Three months after hearing everyone at the Mobile World Congress rave about every possible flavor of tablet likely to blanket the global market, I've got to say the alleged multi-brand omnipresence seems to be still alleged, at least where I am.
The other day, I walked around Barcelona with fellow EBN blogger Marc Herman to get a sense of what tablet computers were out there. We're both in the market for one, weighing the pros and cons of different features, form factors, and functionality against, say, next-generation smartphones. We wanted to get them in our hands and play with them before buying. I expected to toy with dozens of options. I was surprised, and disappointed, by what we found.
Apple Inc. (Nasdaq: AAPL) is still, clearly, the gorilla. Considering the company can spend a gazillion dollars to secure parts, and it ranks as the world’s most valuable brand, its mammoth presence is understandable. But it was a slight curve ball for me in a place like Europe, where monopolistic practices are frequently shunned. The only tablets we found at two FNACs we visited were iPads. Historically, FNAC (a large French department store) had a decent electronics equipment selection, which is why we went there in the first place. But judging by the large Apple icon on the wall, I guess that's no longer the case. (For the record, FNAC's corporate online store has many more options available.)
It wasn't much better out on the street. Pickings were slim, too, at mom-and-pop electronics boutiques -- and there are plenty lining the 1.5-kilometer stretch locally touted as an urban heaven for gadget lovers. Besides the iPad, we saw only a small smattering of tablets, including Samsung's Galaxy, Toshiba’s Folio, some e-readers (which aren't tablets, right?), and a couple of lesser-known brands, like Point of View’s Mobii (honestly, I was so distracted trying to figure if "Mobii" was stylized with two letter is or two lower-case Roman numerals that I can’t remember any of the specs).
I'm totally perplexed about who the heck sells these things and where I should go for a demo. Logic points to places that sell PCs, laptops, notebooks, and netbooks since, in my head, tablets are similar to these devices. But, of course, there's the convergence effect, which makes it difficult to define and categorize new-generation platforms. In Barcelona, and I suspect elsewhere, mobile phone operators jumping on the tablet trend seem to want to bundle offerings in some sort of contractual way, although I didn’t stop to read the shop window signs too closely. What really made me do a double-take was seeing a tablet (I can't remember which one) lined up next to speakers and other audio equipment. Why would a store specializing in audio equipment be selling tablets?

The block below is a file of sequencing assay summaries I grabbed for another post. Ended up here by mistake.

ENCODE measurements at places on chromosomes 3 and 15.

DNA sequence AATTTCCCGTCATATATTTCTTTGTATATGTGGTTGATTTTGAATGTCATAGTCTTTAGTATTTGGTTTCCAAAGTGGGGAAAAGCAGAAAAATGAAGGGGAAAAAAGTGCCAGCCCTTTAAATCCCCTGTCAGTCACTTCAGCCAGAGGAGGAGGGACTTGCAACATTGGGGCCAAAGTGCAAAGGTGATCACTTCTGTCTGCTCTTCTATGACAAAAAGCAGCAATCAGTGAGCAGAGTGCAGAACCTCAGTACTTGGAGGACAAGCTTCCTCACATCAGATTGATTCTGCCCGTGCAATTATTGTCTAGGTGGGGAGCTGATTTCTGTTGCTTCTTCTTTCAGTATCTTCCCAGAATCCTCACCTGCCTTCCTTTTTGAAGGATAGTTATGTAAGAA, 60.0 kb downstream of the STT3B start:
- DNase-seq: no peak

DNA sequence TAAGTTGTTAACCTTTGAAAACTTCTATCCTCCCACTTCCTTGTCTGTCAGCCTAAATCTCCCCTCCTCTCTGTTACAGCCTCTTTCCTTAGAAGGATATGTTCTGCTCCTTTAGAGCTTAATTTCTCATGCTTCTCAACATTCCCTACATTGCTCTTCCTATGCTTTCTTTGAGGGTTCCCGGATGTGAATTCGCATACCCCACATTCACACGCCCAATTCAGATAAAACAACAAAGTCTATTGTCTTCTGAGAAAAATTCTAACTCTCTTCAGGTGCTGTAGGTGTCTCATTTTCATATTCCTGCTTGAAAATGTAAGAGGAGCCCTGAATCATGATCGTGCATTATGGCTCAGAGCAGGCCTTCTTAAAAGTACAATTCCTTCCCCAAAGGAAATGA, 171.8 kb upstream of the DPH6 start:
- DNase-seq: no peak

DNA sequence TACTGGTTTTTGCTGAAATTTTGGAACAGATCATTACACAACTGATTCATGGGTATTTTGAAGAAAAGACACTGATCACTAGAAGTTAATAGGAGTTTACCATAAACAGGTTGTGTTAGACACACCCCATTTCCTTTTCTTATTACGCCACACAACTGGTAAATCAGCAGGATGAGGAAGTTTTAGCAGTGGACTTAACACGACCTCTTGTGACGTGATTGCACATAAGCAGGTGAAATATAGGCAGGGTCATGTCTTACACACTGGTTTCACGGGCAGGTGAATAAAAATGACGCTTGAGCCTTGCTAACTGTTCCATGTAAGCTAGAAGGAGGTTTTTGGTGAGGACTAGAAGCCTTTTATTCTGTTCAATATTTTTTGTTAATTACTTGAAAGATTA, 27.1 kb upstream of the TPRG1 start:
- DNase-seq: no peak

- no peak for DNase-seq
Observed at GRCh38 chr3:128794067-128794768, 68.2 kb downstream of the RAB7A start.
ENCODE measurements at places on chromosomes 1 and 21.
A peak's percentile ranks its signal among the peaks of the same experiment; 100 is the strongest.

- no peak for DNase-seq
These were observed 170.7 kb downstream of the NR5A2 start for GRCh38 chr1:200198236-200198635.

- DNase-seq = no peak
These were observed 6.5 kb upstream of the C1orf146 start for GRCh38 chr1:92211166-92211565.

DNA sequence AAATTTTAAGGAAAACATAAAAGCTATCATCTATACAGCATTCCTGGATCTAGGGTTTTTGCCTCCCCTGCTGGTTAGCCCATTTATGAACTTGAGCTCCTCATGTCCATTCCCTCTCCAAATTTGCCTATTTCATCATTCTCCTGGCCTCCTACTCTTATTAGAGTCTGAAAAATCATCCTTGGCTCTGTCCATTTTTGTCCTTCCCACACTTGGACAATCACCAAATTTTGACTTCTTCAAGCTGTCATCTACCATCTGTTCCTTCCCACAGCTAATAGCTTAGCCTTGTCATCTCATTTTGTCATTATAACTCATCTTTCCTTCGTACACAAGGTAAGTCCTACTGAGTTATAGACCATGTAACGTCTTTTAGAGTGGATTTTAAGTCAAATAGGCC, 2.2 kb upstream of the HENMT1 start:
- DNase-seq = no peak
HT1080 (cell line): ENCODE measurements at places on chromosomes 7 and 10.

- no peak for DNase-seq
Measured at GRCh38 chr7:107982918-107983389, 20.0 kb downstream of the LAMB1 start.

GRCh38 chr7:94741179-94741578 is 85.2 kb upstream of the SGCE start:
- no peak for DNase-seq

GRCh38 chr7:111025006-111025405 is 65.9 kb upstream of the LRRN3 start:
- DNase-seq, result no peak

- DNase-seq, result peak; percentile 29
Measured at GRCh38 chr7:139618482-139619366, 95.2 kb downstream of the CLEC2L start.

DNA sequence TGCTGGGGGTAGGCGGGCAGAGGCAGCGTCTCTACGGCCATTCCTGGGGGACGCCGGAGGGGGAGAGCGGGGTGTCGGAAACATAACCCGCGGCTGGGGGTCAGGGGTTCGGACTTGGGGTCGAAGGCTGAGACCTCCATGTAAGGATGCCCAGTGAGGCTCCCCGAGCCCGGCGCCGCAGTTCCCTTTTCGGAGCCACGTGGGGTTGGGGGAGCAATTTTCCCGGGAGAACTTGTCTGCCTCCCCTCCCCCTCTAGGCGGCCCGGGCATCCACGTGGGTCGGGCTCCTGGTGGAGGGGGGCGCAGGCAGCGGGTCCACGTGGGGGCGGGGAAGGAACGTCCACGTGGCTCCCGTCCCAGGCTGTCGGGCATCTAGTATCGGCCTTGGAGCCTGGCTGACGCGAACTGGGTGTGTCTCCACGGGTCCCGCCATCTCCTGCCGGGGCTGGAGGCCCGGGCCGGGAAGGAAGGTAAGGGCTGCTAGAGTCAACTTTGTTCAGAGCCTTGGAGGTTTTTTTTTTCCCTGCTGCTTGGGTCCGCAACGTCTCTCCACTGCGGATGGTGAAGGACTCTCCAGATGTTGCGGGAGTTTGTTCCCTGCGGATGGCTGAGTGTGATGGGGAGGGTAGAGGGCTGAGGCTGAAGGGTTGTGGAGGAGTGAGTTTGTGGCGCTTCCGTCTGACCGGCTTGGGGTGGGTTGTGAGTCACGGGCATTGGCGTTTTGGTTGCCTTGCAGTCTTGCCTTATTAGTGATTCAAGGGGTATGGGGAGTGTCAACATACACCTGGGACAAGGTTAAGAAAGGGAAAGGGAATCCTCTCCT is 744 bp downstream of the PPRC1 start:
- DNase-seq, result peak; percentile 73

While tablets are popping up, even if right now it's only to a small degree, maybe it's not quite the global event most analysts brag about. As I ponder the situation, all kinds of "maybes" swirl through my mind. Maybe I'm a willing buyer in a very young market. Maybe many potential brands are moving through the production pipeline and will come out this summer in time for back-to-school sales. Maybe the Japanese earthquake has slowed supply to most non-US end markets. Maybe cash-strapped and jobless consumers are simply not ready to slap down 200 to 500 Euros (the average price range we encountered) for a glitzy device that’s not completely necessary.
Spain, for instance, has a whopping 21.3 percent unemployment rate; 4.9 million people are out of work. That has had a huge ripple effect on companies; UK-based Dixons Retail recently announced that it would shutter its 34 PC City stores in Spain and ax as many as 1,200 jobs because of sluggish consumer electronics sales. Clearly, paying rent and buying groceries are more important than reading a newspaper or sending an email from some touch screen-enabled black box that has tech-happy San Francisco or Tokyo going gaga.
Undoubtedly, the tide will turn, and I'm certain that within a few quarters, I will be sick of hearing about the tablet segment's raging success. For now, though, I can't help but wonder about the current disconnect. The trend in front of me is lopsided, and the short-term promises I heard a few months ago don't seem to ring completely true.
Are anticipated growth expectations totally realistic in most of the recession-battered world? How are supply chain managers and tech companies evaluating these trends? Are they planning for a post-recession, pent-up demand surge, or for zoning in regions where quick adoption seems most likely?
In any case, I hope OEMs get on with it already. I've got a compulsive buyer's itch to scratch, and if I can't find what I'm looking for, I'll either take a temporary pass, or not buy at all.